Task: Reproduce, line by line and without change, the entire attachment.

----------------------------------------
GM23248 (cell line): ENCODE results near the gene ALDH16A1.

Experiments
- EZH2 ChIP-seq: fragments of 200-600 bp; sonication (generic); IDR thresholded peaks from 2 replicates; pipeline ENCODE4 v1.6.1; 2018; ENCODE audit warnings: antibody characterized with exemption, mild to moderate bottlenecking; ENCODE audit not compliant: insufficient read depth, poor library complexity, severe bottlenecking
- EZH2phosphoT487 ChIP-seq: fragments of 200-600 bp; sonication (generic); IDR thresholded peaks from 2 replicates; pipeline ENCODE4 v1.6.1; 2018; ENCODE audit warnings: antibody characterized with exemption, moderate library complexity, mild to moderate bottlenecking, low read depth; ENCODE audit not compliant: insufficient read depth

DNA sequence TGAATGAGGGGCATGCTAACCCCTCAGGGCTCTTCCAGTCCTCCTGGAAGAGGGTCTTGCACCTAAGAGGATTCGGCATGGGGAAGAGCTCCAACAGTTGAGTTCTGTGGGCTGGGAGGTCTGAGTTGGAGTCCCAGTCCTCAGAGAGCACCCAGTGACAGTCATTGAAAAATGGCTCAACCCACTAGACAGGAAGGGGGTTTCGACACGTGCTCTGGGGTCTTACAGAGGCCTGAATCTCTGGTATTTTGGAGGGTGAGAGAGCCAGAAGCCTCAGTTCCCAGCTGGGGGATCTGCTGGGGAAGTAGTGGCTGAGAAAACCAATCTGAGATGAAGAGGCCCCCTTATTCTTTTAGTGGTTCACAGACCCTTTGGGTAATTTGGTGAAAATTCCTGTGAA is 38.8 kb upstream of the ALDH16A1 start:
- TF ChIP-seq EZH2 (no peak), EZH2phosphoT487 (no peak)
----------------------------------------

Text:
GM23248 (cell line): ENCODE results near the gene ALDH16A1.

Experiments
- EZH2 ChIP-seq: fragments of 200-600 bp; sonication (generic); IDR thresholded peaks from 2 replicates; pipeline ENCODE4 v1.6.1; 2018; ENCODE audit warnings: antibody characterized with exemption, mild to moderate bottlenecking; ENCODE audit not compliant: insufficient read depth, poor library complexity, severe bottlenecking
- EZH2phosphoT487 ChIP-seq: fragments of 200-600 bp; sonication (generic); IDR thresholded peaks from 2 replicates; pipeline ENCODE4 v1.6.1; 2018; ENCODE audit warnings: antibody characterized with exemption, moderate library complexity, mild to moderate bottlenecking, low read depth; ENCODE audit not compliant: insufficient read depth

DNA sequence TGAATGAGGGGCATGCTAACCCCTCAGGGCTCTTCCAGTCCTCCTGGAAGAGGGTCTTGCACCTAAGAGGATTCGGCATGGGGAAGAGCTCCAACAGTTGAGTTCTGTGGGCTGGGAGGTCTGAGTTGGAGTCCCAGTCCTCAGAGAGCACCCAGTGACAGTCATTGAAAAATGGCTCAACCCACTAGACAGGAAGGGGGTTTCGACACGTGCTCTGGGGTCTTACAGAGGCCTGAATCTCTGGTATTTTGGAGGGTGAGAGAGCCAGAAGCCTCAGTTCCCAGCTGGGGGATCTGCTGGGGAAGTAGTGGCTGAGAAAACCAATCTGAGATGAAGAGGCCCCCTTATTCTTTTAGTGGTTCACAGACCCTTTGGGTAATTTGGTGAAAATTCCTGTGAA is 38.8 kb upstream of the ALDH16A1 start:
- TF ChIP-seq EZH2 (no peak), EZH2phosphoT487 (no peak)